Adding staff is necessary to scale your law firm, but to do so effectively, you need to know how much each person who works in the law firm makes for the business. The simple math is that this doesn’t work unless each person you hire is a profit center for you. But, taking the leap is important, because you’ll not know (kind of for sure) how much value a particular type of employee (associate, paralegal, bookkeeper, etc.) has, until you hire one. So, when you hire an associate, set a number of billable hours that reflect a certain amount of revenue, establish a personal overhead figure for that associate, and then track the viability of numbers. Realize that, as an associate’s skill level increases, they’ll work faster, and produce more revenue. Understand that, as you add modern technologies and efficiencies to your business, everyone (including your associate(s)) can work faster, and that you can reduce overhead per staffperson. If you can arrive at a profitability number for an associates for years 1 through whatever, you’ll have a good sense of how much money your firm is making for every hire you bring on. Do that for each position within the law firm, and you’ll be hiring intelligently, and more regularly.
2/9/2021: Space, the Final Frontier: Office Space Options Continue to Proliferate for Attorneys
A decade ago, lawyers had just one option for office space: a traditional lease. That’s a costly option, of course, and can be a barrier to entry, especially for young lawyers, looking to start new law firms. It’s also a scary, long-term commitment, potentially for up to five years, for any law firm. Fortunately, there are now more office space options than you can shake a stick at.
Due, in large part, to the rise of cloud-based technology, lawyers can now work at home, exclusively. Modern consumers care less and less where attorneys work, and that means that lawyers don’t need an expensive downtown address, in the way that they used to need an expensive downtown address. Instead of an office lease, you can get your mail in a big city to acquire a big city address, and talk to your clients via video conferencing. . . . And, get them to sign documents using esignature tools. . . . And, have them make payments via credit or debit cards, online. The point is that, perhaps the biggest reason you don’t need an office anymore is that you don’t need to hold in-person meetings anymore, if you don’t want to.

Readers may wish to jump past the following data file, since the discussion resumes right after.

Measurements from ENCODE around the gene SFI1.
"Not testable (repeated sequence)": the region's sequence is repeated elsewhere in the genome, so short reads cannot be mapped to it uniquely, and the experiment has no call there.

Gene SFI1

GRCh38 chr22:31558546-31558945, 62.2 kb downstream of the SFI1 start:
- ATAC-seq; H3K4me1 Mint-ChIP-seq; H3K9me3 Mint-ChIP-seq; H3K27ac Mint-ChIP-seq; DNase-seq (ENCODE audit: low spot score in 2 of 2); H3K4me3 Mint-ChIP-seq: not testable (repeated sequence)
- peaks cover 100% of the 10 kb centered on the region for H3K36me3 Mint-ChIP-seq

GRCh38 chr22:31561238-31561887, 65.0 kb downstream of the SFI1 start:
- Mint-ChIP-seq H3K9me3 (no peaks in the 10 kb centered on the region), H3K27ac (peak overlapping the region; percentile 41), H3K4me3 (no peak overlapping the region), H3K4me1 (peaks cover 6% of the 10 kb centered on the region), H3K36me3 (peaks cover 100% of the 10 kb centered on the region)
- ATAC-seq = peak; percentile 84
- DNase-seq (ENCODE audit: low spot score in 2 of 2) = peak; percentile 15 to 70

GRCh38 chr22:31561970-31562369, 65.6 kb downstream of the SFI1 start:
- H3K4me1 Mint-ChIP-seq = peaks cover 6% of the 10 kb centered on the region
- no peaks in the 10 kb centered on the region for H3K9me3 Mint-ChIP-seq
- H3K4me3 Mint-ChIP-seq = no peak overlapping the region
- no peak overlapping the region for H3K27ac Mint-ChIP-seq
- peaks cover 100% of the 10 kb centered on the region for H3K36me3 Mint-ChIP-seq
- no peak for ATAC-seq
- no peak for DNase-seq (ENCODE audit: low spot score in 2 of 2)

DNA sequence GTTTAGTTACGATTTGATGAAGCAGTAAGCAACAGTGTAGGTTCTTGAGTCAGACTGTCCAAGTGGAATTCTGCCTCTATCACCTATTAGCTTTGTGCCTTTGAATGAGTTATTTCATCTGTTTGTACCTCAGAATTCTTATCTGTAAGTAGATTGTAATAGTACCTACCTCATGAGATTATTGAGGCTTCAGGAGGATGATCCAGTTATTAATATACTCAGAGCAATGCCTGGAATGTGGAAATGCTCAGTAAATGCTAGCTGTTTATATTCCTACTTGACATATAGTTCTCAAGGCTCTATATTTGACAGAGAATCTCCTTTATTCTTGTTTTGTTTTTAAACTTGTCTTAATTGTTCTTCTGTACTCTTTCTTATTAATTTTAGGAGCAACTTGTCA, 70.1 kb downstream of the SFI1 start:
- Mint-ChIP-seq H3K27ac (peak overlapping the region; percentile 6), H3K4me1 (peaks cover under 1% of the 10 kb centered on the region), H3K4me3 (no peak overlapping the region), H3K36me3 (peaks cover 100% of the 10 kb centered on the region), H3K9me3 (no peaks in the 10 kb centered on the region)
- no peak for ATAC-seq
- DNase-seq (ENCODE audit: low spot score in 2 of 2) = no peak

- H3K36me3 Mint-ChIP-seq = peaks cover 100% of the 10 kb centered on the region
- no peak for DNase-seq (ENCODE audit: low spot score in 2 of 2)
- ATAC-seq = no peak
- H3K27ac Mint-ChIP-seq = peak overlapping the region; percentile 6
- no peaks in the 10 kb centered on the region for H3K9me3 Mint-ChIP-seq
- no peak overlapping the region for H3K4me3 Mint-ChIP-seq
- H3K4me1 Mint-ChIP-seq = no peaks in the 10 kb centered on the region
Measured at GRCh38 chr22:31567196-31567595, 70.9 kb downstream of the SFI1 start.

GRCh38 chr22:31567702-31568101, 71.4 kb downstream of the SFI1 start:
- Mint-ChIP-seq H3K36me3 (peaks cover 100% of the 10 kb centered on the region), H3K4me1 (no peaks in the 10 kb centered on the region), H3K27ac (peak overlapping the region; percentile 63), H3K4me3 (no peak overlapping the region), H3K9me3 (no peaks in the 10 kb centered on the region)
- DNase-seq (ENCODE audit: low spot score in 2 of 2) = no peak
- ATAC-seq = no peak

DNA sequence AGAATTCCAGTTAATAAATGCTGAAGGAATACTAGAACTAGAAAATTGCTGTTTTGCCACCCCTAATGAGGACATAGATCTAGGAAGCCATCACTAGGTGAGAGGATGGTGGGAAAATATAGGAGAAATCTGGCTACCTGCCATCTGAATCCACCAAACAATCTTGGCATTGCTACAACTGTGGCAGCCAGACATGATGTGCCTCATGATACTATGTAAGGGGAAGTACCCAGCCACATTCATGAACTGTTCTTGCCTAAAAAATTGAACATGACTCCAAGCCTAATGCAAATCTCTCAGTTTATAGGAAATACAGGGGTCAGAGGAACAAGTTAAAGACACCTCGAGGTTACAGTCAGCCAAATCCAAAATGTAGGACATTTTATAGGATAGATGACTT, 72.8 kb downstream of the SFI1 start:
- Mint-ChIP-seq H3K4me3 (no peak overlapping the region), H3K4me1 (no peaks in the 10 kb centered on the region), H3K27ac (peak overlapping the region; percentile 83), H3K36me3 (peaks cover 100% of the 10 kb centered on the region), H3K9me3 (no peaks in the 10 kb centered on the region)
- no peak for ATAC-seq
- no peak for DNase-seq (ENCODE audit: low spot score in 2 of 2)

Of course, the flexibility of modern office space options means that you can meet your clients and colleagues only when you want to or need to meet them. Most coworking spaces operate in multiple locations, so that you can access multiple locations for your single subscription rate, as your needs require. Even if a coworking space is not your bag, more and more traditional law offices are renting space (in order to support their expensive, traditional leases), which gives you the cache of an old school law office, without the old school cost.
A mix of working from home and working out of a coworking space or an office share is the most cost-effective way for today’s small firm lawyer to house a law practice.
2/2/2021: Defensive Lineman: The Solo Smartphone Solution
If you’re a solo lawyer, it doesn’t make sense to invest in a phone system. But, you don’t want your clients to have your personal phone number, either. What if they start texting you?
So, what’s a thrifty solo lawyer to do?
Enter Google Voice, which is the answer to your prayers . . . if the answer to your prayers is finding a better way to answer your phone when your clients call. Google Voice allows you to ‘mask’ your personal phone number, while still receiving calls at your personal phone. It’s free; and, it takes less than a minute to setup. All you have to do is create or sign into an existing Google account, select a phone number, and you’re good to go. Then, publish your new Google number, and get calls at your smartphone, without ever revealing your personal phone number.
If you’re a solo attorney, Google Voice is a tremendous alternative to taking calls via your personal phone; but, it also offers a number of significant, additional advantages. (1) You have access to visual voicemail through your Google Voice account. (2) If you’re not near your phone, you can take calls via Google Hangouts -- which is Google’s free video conferencing software. (3) You can receive and respond to texts via your affiliated Gmail account, which also serves as an archive for client texting records -- something lawyers have traditionally had a really difficult time managing.
One word of warning: if you call out from your phone, and want your Google Voice number to appear on the recipient’s phone, you need to place that call through Google Hangouts or the Google Voice app -- otherwise your personal phone number will appear. So, don’t spend all that time and energy protecting your privacy, and then blow it in one fell swoop.
If that voice in the wilderness calling out to you is Google’s, answer.
1/25/2021: Way Outside: How to Rebuild Your Law Firm Practices
Attorneys seeking inspiration or advice on reconfiguring or revising their business practices often seek out colleagues or friends for advice. Most attorneys maintain other attorneys as colleagues and friends. So, when they’re seeking business advice, they’re getting it from other attorneys.
There are a couple of problems with relying on that strategy, however. The first is that law firm managers tend to rely entirely on their own experience. If you ask them what to do in a specific situation, they will invariably say: ‘Well, this is how we do it . . .’ But, there is no one size fits all model for law firms, which means that lawyers should refer to various scenarios, before determining which option works best for them. (And so, that’s a good conversation to have with a law practice management consultant *AHEM*, who regularly speaks to different law firms, to gauge their perspectives.) The second problem with that strategy is that law firm owners are generally not business gurus. When lawyers say that other attorneys are great lawyers, what they mean is that the referenced attorney is great at practicing substantive law. But, how many attorneys do you know who are marketing gurus? Or technology whizzes? Exactly.